Jesus is having a difficult interaction with his brothers who aren’t too happy with his popularity. In their minds, there is no way he could be the Messiah. He’s just their older brother whose life has taken a very uncharacteristic turn. He always seemed like the homebody, never married. Now he’s out there preaching to massive crowds, doing miracles, and saying he is from God? This was too much, improbable, and even impossible, given the box they had created for Jesus.
Therefore, Jesus’ relationship with his brothers was tense. If you have a difficult family relationship, you know the feeling. Do you have your family members stuck in a box of your own making? Is it possible that God wants to shatter that box? Is it possible that God is able to do more than you could think or imagine in your family members’ lives? It is possible, isn’t it? Therefore, shatter your box, and support the work God wants to do in their lives, praying for them, encouraging them, helping them become all he wants for them.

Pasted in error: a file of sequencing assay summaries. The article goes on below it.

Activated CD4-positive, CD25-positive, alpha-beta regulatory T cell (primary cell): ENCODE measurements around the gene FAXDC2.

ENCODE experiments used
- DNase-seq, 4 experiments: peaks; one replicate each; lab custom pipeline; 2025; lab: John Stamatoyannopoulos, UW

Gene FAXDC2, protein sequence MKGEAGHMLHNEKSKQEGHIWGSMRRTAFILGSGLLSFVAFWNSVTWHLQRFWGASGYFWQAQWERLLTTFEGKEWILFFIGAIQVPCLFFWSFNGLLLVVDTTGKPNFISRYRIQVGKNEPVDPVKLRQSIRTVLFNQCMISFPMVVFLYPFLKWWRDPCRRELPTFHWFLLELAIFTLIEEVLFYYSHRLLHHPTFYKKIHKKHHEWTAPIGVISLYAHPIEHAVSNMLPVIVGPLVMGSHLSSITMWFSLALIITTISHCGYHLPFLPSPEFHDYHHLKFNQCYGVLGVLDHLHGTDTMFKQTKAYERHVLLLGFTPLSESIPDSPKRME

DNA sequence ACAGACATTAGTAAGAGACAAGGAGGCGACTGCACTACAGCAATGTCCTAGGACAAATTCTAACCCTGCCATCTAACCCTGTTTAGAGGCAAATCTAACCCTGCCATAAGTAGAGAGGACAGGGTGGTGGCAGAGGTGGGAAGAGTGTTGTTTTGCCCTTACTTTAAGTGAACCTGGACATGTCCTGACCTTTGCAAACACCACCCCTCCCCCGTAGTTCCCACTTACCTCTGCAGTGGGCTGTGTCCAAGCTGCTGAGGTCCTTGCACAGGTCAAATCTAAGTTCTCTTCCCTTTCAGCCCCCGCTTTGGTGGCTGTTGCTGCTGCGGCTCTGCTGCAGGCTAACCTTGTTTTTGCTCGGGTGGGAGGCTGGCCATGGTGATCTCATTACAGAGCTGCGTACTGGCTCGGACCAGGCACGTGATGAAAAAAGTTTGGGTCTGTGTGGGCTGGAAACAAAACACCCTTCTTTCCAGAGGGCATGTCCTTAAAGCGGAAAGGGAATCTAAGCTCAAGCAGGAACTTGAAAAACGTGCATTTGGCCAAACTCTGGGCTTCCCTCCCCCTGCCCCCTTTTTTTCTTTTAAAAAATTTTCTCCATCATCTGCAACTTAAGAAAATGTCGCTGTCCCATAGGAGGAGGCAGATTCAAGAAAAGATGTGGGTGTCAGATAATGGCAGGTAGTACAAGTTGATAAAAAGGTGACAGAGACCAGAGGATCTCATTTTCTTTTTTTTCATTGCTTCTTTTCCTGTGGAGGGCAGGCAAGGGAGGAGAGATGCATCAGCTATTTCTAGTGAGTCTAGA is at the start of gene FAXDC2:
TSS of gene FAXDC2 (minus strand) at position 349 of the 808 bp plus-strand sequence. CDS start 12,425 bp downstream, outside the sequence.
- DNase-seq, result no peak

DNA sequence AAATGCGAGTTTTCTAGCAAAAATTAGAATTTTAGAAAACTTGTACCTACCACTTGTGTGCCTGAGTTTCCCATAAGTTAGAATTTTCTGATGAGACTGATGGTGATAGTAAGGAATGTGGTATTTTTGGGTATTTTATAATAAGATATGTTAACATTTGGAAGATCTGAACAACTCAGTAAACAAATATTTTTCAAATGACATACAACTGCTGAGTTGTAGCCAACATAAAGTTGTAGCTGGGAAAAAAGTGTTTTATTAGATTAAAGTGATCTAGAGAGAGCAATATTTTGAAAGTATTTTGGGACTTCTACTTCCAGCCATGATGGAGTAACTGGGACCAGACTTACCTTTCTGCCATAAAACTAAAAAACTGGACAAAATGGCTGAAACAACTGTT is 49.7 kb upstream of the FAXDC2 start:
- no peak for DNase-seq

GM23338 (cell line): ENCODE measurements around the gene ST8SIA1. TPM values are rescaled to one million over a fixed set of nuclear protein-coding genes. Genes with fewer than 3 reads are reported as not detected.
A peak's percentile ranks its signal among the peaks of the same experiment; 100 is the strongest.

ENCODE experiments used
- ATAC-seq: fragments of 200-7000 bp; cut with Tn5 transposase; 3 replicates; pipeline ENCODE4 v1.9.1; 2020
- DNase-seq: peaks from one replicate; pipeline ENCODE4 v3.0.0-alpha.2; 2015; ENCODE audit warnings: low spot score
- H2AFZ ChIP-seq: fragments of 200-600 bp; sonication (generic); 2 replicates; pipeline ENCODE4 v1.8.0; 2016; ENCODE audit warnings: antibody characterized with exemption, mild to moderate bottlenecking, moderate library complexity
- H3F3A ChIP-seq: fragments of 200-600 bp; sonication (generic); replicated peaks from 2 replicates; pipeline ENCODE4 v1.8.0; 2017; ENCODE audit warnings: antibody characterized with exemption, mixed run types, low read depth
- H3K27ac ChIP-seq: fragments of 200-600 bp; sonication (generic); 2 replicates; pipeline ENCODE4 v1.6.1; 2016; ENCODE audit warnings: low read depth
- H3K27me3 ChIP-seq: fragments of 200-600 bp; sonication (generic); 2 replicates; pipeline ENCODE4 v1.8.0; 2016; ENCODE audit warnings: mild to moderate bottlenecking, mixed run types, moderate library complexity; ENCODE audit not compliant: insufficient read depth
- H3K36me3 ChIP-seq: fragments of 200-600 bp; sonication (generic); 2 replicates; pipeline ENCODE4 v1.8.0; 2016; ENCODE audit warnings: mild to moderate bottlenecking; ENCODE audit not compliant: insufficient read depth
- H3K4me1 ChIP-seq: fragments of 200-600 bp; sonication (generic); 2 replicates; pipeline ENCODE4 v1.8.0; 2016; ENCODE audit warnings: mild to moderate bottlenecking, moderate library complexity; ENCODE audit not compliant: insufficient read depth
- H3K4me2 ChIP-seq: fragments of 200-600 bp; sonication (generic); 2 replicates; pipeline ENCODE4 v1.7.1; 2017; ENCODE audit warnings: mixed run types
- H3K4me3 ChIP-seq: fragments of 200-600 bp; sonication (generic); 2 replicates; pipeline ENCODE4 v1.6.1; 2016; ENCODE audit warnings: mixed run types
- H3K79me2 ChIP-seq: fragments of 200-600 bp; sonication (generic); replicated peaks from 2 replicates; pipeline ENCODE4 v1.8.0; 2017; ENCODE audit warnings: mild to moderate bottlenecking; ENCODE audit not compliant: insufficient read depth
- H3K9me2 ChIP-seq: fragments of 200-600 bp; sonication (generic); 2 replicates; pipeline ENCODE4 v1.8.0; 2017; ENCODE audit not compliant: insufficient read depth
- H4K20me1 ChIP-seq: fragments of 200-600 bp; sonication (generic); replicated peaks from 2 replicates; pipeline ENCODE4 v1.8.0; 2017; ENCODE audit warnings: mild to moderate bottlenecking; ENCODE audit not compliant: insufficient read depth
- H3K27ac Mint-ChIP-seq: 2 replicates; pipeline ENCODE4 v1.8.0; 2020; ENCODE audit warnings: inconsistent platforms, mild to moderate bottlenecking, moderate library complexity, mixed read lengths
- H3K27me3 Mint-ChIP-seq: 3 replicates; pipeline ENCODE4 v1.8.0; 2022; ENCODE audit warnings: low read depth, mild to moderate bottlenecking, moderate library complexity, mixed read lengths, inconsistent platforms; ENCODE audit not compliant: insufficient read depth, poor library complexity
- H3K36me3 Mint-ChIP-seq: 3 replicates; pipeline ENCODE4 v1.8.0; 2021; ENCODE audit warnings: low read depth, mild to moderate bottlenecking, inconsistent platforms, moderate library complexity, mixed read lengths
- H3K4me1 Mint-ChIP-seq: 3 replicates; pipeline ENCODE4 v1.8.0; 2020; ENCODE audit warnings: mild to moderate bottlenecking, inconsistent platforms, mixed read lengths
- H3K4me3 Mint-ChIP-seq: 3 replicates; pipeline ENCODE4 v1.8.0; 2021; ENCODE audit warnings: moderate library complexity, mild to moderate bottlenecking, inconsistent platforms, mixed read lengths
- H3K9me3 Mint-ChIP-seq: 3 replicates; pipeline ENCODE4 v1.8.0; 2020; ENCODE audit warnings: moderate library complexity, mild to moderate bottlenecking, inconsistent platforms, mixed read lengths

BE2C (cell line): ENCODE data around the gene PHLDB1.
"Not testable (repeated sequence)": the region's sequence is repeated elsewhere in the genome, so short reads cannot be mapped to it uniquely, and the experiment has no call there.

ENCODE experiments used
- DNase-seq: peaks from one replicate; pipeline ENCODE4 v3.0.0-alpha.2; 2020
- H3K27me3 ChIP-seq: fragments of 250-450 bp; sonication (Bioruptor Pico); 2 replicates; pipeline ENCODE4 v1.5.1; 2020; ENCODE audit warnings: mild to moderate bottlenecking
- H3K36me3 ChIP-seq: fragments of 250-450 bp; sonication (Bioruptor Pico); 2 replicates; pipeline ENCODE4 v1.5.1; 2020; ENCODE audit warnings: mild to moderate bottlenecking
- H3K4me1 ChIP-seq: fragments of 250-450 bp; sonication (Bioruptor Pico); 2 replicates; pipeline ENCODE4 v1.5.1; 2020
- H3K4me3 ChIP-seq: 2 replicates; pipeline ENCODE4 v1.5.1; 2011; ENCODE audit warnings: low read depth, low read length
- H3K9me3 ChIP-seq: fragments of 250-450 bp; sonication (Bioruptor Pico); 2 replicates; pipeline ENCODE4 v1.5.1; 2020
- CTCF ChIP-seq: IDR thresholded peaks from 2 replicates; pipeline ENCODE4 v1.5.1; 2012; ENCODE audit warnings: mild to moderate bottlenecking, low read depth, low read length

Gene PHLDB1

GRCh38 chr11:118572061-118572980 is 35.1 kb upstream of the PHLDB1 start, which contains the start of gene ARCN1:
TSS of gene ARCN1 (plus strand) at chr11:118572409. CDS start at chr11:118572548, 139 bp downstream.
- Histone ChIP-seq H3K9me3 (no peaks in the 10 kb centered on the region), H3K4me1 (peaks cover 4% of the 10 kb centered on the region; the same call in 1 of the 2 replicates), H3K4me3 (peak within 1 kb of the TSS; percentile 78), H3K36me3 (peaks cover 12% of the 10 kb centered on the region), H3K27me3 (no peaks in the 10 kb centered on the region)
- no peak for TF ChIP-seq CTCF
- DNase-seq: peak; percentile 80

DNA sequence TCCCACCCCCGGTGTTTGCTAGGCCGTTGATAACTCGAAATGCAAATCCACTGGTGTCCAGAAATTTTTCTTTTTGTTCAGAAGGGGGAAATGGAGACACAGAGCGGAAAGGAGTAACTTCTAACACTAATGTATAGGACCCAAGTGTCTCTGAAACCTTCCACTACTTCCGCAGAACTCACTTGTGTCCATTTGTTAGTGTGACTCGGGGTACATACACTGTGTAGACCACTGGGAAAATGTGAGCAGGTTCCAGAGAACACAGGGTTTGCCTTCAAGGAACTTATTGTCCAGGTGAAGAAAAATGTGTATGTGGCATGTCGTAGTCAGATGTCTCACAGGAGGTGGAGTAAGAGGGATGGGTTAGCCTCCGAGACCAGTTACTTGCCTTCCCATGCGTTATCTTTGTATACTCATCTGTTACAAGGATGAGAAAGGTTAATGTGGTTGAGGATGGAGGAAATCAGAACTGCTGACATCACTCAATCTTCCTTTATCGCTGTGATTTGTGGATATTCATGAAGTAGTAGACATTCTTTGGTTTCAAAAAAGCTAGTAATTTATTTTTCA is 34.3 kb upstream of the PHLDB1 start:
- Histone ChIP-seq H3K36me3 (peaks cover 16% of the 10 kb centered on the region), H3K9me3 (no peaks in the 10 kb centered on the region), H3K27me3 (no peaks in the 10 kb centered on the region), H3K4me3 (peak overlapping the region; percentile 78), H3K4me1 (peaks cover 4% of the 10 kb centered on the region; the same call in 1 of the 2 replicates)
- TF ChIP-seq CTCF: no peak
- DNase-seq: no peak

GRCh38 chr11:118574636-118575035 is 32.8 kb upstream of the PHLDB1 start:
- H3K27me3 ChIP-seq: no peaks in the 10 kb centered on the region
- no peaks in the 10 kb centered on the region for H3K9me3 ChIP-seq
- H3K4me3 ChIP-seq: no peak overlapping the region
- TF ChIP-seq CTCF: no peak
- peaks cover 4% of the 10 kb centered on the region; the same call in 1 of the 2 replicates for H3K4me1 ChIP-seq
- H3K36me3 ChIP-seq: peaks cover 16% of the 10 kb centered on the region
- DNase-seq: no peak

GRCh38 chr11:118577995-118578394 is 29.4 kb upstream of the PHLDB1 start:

Some family members, however, do not want to be all that God wants them be. Some family members are hurtful, and it can be very wise to impose boundaries on them, so they don’t continue to hurt you. Family relationships are often messy and complex. In this post, I don’t want to come across though it will be easy to heal all broken family relationships if we just see people like God sees them. You might have a broken family relationship that will never be restored. But no matter the complexity or messiness of a relationship, strive to see people as God’s sees them. Jesus’ brothers refused to do so, at least in this story. We know from other stories that at least some of them would have a change of heart. In fact, two of Jesus’ brothers became leaders in the Christian church, including authoring two New Testament letters: James and Jude. With God there is always hope for people. Is there someone you have given up hope on? Ask God to change your heart and mind to see them like he sees them.
Back to the story, after his brothers leave for the festival, Jesus comes up with a secret plan. We’ll find out what his plan is in the next post.
Photo by Uday Mittal on Unsplash
2 thoughts on “Dealing with that difficult family member – John 7:1-52, Part 1”
That is really good!
Thanks so much for your encouragement!